Following a hearing, the PCR judge denied the petition without an evidentiary hearing. As a threshold matter, the court found that all the claims, save ineffective assistance of counsel, were procedurally barred under Rule 3:22-5, having been previously raised and resolved on direct appeal. In rejecting the ineffective assistance claim on the merits, the PCR judge found it to be "[a] bare allegation unsupported by any other evidence or documentation" and concluded:
The court's careful review of the entire trial transcript disclosed that Mr. Bauza was represented by a very skilled attorney who fought hard to protect his rights and defend the case skillfully with good knowledge of the applicable substantive law and the rules of evidence. She fought long and hard for her client from the beginning of the trial until the time of sentence when she tried to have the court impose the most lenient sentence possible on her client.
Unfortunately the jury found her client guilty even after the defendant and his wife testified during the trial. The jury's verdict was fair and reasonable and fully supported by the credible evidence.
As to his blanket assertion that his counsel never talked to him about the trial and the defense, that statement is incredible on its face. First it is clear that the defense from the beginning of the case was a denial that the defendant was the robber. His counsel opened to the jury on that theory.
The defendant testified, so did his girlfriend who said he was with her in bed at the time of the robbery. If the jury believed their testimony he would have been acquitted. The jury did not find their testimony credible for good reason if you carefully review the defense testimony.
No other defense is suggested by the defendant in a post conviction relief submission other than he was not the robber and that someone else was. That was exactly the same defense that he and his wife testified to at the trial.
This appeal follows in which defendant raises the following issues:
I. AN EVIDENTIARY HEARING IS REQUIRED WHERE THE DEFENDANT ASSERTS A PRIMA FACIE CASE INVOLVING FACTS WHICH ARE NOT PART OF THE TRIAL RECORD.
II. THE TRIAL RECORD IS SILENT AS TO WHETHER THE DEFENDANT'S TRIAL ATTORNEY MISADVISED HIM WITH RESPECT TO HIS SENTENCING EXPOSURE.
III. A PRIOR ADJUDICATION OF AN ISSUE ON APPEAL DOES NOT BAR A PCR APPLICATION ON THE SAME ISSUE PROVIDED THE CONSTITUTIONAL PROBLEM RAISED THEREIN IS OF SUFFICIENT IMPORT.
In essence, defendant reiterates his argument below that defense counsel failed to pursue the alibi and misidentification defenses and raises an issue for the first time here, namely that counsel misadvised as to defendant's sentencing exposure during plea negotiations.
As to the latter, issues not raised before the PCR court are precluded from review here. See State v. J.M., 182 N.J. 402, 410 (2005); Nieder v. Royal Indem. Ins. Co., 62 N.J. 229, 234 (1973) (citation omitted). But aside from the procedural bar, we reject defendant's argument on the merits because it amounts to a "bald assertion," entirely devoid of any support in either the trial or PCR records. State v. Cummings, 321 N.J. Super. 154, 170 (App. Div.), certif. denied, 162 N.J. 199 (1999).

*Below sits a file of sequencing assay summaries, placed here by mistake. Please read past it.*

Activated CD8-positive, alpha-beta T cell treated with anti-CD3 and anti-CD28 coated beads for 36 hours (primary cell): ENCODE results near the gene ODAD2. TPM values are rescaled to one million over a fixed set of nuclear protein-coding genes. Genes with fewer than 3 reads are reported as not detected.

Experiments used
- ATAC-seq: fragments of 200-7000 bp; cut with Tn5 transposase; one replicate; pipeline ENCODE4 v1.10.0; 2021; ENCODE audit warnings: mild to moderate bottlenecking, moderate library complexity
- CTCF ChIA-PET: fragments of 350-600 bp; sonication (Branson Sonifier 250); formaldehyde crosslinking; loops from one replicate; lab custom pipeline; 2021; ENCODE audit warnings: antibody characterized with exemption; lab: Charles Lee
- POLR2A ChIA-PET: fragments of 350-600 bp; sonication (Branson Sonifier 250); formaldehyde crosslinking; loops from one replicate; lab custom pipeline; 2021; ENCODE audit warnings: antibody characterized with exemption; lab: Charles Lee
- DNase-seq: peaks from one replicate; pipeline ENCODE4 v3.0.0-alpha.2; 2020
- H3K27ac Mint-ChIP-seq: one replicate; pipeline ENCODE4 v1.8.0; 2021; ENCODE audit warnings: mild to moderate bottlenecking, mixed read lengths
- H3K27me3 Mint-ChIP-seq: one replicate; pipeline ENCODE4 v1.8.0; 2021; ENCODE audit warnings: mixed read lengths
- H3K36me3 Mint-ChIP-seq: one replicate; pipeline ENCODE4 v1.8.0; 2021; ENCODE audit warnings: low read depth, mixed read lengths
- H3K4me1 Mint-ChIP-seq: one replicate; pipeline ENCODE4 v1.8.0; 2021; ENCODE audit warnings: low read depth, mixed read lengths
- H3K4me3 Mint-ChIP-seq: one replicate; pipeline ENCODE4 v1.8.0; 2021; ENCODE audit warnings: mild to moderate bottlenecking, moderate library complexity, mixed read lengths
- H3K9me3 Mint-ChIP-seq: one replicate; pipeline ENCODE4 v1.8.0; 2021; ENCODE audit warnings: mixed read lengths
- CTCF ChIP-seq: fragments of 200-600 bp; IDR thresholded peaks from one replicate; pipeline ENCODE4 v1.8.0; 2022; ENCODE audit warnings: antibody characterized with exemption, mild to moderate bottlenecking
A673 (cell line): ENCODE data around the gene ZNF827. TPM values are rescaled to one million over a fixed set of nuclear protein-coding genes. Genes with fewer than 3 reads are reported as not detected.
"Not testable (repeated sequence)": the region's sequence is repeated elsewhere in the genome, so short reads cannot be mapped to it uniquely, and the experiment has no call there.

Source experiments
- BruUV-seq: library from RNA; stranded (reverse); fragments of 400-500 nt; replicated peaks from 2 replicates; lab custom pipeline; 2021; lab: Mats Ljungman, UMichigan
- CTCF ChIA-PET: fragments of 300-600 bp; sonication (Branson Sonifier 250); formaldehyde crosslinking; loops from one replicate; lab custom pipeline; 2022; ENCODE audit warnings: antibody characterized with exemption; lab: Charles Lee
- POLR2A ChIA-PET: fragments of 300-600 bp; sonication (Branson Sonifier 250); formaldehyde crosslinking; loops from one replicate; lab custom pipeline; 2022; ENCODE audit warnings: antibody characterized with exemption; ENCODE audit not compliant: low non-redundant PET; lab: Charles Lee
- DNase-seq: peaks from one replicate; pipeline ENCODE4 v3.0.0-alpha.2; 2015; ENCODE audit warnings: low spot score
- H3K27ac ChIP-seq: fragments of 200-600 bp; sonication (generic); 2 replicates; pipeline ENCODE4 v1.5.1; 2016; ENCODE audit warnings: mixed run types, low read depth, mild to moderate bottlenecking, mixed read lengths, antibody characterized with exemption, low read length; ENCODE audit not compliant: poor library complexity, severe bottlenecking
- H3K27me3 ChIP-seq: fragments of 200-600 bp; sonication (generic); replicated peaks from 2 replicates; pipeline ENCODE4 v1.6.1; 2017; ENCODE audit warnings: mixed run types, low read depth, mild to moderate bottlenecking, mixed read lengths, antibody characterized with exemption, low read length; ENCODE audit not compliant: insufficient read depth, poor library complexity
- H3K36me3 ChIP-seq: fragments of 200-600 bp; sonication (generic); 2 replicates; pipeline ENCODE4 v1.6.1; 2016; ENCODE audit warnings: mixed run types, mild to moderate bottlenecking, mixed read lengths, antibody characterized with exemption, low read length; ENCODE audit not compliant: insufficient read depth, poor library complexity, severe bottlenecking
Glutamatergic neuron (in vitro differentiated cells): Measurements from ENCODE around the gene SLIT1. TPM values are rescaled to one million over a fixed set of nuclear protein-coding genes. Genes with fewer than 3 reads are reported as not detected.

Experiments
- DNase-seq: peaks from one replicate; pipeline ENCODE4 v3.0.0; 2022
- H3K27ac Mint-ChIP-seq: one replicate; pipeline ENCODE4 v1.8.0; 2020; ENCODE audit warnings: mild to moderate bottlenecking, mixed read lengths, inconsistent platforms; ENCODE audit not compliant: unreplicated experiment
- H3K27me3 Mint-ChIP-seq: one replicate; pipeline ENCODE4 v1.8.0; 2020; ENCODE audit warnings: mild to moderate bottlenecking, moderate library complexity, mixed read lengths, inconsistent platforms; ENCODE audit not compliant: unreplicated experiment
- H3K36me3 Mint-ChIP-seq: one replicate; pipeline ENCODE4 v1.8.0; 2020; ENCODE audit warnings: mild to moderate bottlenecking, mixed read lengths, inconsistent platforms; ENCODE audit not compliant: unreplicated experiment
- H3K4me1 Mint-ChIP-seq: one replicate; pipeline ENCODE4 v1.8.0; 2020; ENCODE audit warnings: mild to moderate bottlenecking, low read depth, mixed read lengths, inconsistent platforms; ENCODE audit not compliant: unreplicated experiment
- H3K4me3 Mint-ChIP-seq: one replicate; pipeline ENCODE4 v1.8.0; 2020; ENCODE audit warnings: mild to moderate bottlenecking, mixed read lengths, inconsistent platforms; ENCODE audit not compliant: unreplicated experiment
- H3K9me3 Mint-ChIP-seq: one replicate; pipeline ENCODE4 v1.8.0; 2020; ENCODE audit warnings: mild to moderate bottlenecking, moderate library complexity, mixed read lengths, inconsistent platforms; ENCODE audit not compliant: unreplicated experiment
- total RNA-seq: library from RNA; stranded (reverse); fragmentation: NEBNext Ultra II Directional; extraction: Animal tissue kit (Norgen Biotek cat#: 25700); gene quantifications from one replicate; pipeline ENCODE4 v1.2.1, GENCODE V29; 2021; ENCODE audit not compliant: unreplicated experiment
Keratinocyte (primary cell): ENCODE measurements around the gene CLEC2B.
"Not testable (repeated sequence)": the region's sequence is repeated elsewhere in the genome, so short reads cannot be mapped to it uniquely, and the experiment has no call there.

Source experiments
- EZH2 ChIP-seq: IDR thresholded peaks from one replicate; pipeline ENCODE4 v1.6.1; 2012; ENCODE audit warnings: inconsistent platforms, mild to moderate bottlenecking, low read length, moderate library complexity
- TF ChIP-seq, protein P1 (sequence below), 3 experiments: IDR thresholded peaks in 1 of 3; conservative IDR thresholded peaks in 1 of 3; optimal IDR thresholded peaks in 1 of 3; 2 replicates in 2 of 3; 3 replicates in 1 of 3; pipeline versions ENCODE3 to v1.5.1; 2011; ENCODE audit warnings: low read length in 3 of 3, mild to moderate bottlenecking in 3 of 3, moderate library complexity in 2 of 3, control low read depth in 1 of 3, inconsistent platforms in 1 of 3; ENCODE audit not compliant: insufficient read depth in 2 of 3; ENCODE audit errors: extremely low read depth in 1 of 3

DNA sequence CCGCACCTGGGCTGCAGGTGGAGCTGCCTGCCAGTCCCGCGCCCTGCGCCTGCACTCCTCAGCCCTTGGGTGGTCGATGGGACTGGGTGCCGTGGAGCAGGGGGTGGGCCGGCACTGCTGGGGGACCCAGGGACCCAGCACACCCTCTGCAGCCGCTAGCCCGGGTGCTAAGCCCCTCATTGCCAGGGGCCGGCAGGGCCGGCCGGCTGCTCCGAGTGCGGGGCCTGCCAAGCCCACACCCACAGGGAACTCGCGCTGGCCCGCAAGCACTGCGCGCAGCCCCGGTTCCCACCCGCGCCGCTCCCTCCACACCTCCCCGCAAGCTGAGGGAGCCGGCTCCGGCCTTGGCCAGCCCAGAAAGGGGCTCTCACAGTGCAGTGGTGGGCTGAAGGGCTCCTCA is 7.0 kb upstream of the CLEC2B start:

Defendant's essential claim of ineffective assistance of counsel is equally unsubstantiated. To prevail on such a claim, defendant must show that his counsel was deficient and counsel's deficient performance prejudiced his defense. State v. Fritz, 105 N.J. 42, 52 (1987) (citing Strickland v. Washington, 466 U.S. 668, 687, 104 S.Ct. 2052, 2064, 80 L.Ed. 2d 674, 693 (1984)). Here, defendant has failed to specifically "identify the acts or omissions of counsel that are alleged not to have been the result of reasonable professional judgment."
Strickland, supra, 466 U.S. at 690, 104 S.Ct. at 2066, 80 L.Ed. 2d at 695. Moreover, his naked assertion of lack of communication with counsel is, as noted by the PCR judge, who cited numerous examples to the contrary, belied by the trial record.
Not only did defendant fail to prove the performance prong of the Strickland test, he has not presented any evidence to establish that better communication with counsel would have led to a different result. After all, the defense at trial fully availed itself of the strategy that defendant did not commit the crime, but that Rudolfo Gonzalez did. In addition, defendant and his common-law wife testified that he was not present during the offense. Defendant now has simply failed to demonstrate how counsel's alleged deficiency made it any more difficult for that defense tactic to succeed. In our view, the PCR judge's rejection of defendant's ineffective assistance of counsel claim is unassailable and accordingly, we affirm substantially for the reasons stated by the judge in his oral opinion of December 27, 2007.